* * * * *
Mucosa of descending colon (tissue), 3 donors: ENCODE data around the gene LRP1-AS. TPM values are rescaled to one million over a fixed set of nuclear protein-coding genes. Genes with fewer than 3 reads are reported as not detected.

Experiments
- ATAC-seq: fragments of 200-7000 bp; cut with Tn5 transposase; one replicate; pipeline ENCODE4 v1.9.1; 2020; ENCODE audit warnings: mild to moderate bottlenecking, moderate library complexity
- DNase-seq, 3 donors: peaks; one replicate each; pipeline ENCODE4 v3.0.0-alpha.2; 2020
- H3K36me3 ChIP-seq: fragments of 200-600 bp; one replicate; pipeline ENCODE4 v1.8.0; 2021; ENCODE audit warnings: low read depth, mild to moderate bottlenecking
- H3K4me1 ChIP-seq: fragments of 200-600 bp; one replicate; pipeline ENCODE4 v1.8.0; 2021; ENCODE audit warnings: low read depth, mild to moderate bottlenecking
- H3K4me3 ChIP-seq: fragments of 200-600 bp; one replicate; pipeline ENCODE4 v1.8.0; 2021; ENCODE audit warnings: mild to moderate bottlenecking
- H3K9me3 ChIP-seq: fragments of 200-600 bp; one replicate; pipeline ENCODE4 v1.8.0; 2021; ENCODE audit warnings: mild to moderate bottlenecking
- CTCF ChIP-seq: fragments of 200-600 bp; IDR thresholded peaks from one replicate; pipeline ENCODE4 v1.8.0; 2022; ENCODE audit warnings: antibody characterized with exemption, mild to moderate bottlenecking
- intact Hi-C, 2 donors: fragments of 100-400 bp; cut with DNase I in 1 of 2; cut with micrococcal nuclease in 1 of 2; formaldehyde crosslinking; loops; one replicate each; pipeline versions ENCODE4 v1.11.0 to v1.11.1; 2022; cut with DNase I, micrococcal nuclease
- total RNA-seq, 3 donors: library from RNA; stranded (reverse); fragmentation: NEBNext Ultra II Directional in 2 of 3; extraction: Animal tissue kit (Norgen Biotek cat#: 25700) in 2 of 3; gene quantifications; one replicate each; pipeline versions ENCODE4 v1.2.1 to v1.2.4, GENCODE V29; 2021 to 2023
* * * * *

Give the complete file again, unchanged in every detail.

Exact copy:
Mucosa of descending colon (tissue), 3 donors: ENCODE data around the gene LRP1-AS. TPM values are rescaled to one million over a fixed set of nuclear protein-coding genes. Genes with fewer than 3 reads are reported as not detected.

Experiments
- ATAC-seq: fragments of 200-7000 bp; cut with Tn5 transposase; one replicate; pipeline ENCODE4 v1.9.1; 2020; ENCODE audit warnings: mild to moderate bottlenecking, moderate library complexity
- DNase-seq, 3 donors: peaks; one replicate each; pipeline ENCODE4 v3.0.0-alpha.2; 2020
- H3K36me3 ChIP-seq: fragments of 200-600 bp; one replicate; pipeline ENCODE4 v1.8.0; 2021; ENCODE audit warnings: low read depth, mild to moderate bottlenecking
- H3K4me1 ChIP-seq: fragments of 200-600 bp; one replicate; pipeline ENCODE4 v1.8.0; 2021; ENCODE audit warnings: low read depth, mild to moderate bottlenecking
- H3K4me3 ChIP-seq: fragments of 200-600 bp; one replicate; pipeline ENCODE4 v1.8.0; 2021; ENCODE audit warnings: mild to moderate bottlenecking
- H3K9me3 ChIP-seq: fragments of 200-600 bp; one replicate; pipeline ENCODE4 v1.8.0; 2021; ENCODE audit warnings: mild to moderate bottlenecking
- CTCF ChIP-seq: fragments of 200-600 bp; IDR thresholded peaks from one replicate; pipeline ENCODE4 v1.8.0; 2022; ENCODE audit warnings: antibody characterized with exemption, mild to moderate bottlenecking
- intact Hi-C, 2 donors: fragments of 100-400 bp; cut with DNase I in 1 of 2; cut with micrococcal nuclease in 1 of 2; formaldehyde crosslinking; loops; one replicate each; pipeline versions ENCODE4 v1.11.0 to v1.11.1; 2022; cut with DNase I, micrococcal nuclease
- total RNA-seq, 3 donors: library from RNA; stranded (reverse); fragmentation: NEBNext Ultra II Directional in 2 of 3; extraction: Animal tissue kit (Norgen Biotek cat#: 25700) in 2 of 3; gene quantifications; one replicate each; pipeline versions ENCODE4 v1.2.1 to v1.2.4, GENCODE V29; 2021 to 2023